Annette Gordon-Reed tells historians the controversy over Harvard law school's shield is different from the fight over the Confederate flag

Historians in the News
tags: slavery, Confederate flag, Harvard Law School



This is from Peter Feinman's account of what happened at the roundtable discussion, "Universities and the Legacy of Slavery," held at the annual meeting of the Society for Historians of the Early American Republic (SHEAR) in July. Harvard decided to retire the shield in March. Annette Gordon-Reed disagreed with the decision. 

Related Link Law School committee recommends retiring current shield

Her comments focused on the Harvard Law School and not the entire university. As a result she suggested, the scale of the conflict may have been smaller than incidents at other colleges particularly if undergraduates are involved elsewhere. She contrasted the situation in dealing with older law school students and teenage undergraduates perhaps away from home for the first time. Gordon-Reed may have been referring to events at Yale addressed by another panelist (see below).

As reported in The Crimson, according to the traditional view, Isaac Royall, the founder of the law school in 1817, inherited the wealth to fund it from his slave-trader father.  The Harvard committee commissioned to study the situation discovered that he had died in 1781, he bequeathed money to the college and not to the law school, and that the shield was created in 1936 without awareness of any potential connection to slavery.

The Royall family crest contains sheaves of wheat which became part of the Harvard Law School shield. It had been part of the campus and of tours for years without incident. Now it has become an existential crisis for many African-American students. She personally is opposed to changing it, the decision made by the University. In her dissent [available as a PDF] to the committee recommendation, Gordon-Reed wrote:

…the burning question for me has been, “What would be the best and easiest way to keep alive the memory of the people whose labor gave Isaac Royall the resources to purchase the land whose sale helped found Harvard Law School?”

She suggested a contextual approach which as it turns out was a recurring theme in how to approach this type of problem. She wrote:

Maintaining the current shield, and tying it to a historically sound interpretive narrative about it, would be the most honest and forthright way to insure that the true story of our origins…

Gordon-Reed contrasted the Law School shield with the Confederate flag: the former was not created and has not been viewed as a symbol of slavery whereas the Confederate flag [in its various forms] represented a people at war with the Union over the issue of slavery. Wheat as a symbol evokes no such connotations. Nor does it exalt a specific individual the way a statue does.

Instead the current issue and pending bicentennial provides Harvard Law School with an opportunity to take a leadership position:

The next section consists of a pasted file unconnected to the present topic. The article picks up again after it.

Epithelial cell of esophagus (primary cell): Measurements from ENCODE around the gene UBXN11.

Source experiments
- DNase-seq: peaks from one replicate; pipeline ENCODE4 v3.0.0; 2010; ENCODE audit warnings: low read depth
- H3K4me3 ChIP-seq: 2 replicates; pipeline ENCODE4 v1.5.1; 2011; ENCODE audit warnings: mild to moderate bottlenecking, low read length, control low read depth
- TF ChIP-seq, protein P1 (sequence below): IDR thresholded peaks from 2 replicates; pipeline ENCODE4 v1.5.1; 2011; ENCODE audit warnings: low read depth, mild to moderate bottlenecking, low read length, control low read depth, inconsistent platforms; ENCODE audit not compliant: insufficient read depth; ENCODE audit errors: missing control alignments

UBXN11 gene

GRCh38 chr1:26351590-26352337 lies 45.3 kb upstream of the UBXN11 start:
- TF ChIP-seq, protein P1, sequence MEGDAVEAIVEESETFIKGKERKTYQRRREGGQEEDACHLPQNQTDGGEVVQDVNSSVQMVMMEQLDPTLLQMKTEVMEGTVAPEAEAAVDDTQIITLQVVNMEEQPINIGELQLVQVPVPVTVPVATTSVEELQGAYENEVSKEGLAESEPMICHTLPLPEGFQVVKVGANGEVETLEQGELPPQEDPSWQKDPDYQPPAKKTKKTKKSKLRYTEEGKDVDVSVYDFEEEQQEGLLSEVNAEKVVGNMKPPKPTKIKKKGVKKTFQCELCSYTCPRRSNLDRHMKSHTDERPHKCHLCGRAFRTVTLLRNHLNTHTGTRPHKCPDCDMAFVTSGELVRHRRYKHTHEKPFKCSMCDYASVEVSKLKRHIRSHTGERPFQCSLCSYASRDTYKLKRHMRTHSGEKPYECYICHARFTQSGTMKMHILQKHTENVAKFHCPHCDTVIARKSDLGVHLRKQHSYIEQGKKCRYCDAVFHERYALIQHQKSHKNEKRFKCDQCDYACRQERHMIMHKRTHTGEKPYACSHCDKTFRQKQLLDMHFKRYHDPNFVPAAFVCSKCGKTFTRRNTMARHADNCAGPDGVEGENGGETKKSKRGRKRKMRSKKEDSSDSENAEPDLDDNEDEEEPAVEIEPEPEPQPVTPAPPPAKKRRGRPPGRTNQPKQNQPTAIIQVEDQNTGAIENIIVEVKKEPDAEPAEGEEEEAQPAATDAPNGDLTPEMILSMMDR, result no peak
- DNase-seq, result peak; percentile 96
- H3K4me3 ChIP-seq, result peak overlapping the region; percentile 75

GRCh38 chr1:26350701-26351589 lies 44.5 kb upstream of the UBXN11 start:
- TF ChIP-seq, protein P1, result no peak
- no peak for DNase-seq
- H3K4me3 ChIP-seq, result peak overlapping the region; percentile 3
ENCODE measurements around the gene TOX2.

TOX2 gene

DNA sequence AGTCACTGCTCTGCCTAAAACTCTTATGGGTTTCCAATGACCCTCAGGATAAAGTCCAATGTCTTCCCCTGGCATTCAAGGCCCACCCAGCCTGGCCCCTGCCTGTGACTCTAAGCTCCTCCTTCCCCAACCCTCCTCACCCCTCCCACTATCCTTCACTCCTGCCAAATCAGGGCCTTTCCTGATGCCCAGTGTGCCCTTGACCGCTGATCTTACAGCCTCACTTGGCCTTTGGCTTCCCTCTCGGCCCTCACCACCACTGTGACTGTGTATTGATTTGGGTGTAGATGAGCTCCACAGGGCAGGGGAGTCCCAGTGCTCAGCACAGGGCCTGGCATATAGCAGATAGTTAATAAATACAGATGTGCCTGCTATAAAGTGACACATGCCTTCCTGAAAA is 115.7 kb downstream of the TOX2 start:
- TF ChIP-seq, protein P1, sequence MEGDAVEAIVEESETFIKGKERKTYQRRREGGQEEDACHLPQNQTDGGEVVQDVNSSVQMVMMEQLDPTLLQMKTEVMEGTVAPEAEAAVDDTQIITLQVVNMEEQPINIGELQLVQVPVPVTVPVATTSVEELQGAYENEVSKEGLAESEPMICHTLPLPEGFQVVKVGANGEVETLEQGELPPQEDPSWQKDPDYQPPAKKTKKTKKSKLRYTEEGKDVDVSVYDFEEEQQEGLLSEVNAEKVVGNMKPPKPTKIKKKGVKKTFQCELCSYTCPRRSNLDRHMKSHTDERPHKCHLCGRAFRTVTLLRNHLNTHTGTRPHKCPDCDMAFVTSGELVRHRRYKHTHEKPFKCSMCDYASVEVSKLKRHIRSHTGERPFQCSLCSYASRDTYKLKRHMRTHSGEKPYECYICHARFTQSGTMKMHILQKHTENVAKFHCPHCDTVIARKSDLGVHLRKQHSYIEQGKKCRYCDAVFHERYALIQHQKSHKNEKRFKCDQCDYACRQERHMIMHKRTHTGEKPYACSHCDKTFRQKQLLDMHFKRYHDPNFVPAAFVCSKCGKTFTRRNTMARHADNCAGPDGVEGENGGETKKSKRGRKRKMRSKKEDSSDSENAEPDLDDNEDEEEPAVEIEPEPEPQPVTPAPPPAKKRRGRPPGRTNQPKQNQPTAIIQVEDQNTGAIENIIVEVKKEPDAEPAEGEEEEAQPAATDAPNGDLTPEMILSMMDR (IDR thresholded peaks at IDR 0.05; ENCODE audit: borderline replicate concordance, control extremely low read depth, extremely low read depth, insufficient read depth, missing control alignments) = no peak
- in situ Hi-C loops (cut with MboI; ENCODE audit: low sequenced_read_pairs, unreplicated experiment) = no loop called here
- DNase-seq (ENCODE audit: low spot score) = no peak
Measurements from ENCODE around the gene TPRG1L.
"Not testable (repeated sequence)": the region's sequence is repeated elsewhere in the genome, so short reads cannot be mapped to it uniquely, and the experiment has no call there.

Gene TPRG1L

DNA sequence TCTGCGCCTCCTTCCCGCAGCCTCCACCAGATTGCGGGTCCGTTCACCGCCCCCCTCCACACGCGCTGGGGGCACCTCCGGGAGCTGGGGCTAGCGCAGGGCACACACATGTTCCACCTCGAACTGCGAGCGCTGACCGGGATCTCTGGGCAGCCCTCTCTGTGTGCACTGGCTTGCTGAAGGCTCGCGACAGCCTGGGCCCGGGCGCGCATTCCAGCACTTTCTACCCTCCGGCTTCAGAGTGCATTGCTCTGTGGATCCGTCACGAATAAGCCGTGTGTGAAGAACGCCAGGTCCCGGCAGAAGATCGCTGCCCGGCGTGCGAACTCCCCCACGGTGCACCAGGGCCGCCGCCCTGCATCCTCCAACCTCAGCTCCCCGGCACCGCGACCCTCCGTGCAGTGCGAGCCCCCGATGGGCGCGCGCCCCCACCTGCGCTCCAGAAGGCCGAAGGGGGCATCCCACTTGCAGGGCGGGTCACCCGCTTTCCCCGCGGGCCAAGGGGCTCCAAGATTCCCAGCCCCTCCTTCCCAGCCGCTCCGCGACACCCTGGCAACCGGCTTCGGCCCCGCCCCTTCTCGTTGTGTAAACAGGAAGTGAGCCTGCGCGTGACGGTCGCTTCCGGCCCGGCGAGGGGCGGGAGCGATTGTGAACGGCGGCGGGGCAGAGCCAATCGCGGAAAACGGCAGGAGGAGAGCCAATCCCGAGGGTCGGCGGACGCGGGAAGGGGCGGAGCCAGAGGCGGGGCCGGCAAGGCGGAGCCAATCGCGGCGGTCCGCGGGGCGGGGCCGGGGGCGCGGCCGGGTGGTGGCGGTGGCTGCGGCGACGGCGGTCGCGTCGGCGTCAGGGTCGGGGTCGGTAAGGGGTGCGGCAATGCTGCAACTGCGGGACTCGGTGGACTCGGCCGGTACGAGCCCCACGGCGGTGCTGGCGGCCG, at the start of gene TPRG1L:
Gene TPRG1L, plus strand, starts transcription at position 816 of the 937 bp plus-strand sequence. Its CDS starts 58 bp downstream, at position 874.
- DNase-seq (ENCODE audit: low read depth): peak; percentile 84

We are coming upon our 200th anniversary. This would be a perfect time to re-dedicate the Law School and the shield—making explicit our debt to the enslaved and our commitment, in their memory, to the cause of justice.

Historians in particular have a special role to play in this process:

Thanks to historians, we have “new knowledge” that we are joined in history to a group of people entrapped in the tragedy of the Atlantic slave trade. This also joins us to the larger American story of slavery. We should take this knowledge and run with it, not away from it.

In the panel session itself, Gordon-Reed acknowledged the need for people to feel at home while at school. She offered no resolution to the situation since she doesn’t have one. Her advice is for the people involved to keep talking to each other.

An example of such conversation including with her just occurred when the Thomas Jefferson Foundation hosted a public event, “Memory, Mourning, Mobilization: Legacies of Slavery and Freedom in America” at Monticello which drew 2000 people. The meeting featured commentaries from a dozen participants, including historians, descendants of those enslaved at Monticello, cultural leaders and activists engaged in several far-ranging conversations on the history of slavery and its meaning in today’s conversations on race, freedom and equality. My impression from the report by the University of Virginia is that these conversations were more preaching to the choir than an attempt at “come let us reason together” among different constituencies. At the meeting, Marian Wright Edelman, Children’s Defense Fund, asked, “How can we close the gap between creed and deed?” Did the public event generate any suggested resolutions or were the participants as stumped as Gordon-Reed as to what to do in the real world when confronted with people who disagree with them?




comments powered by Disqus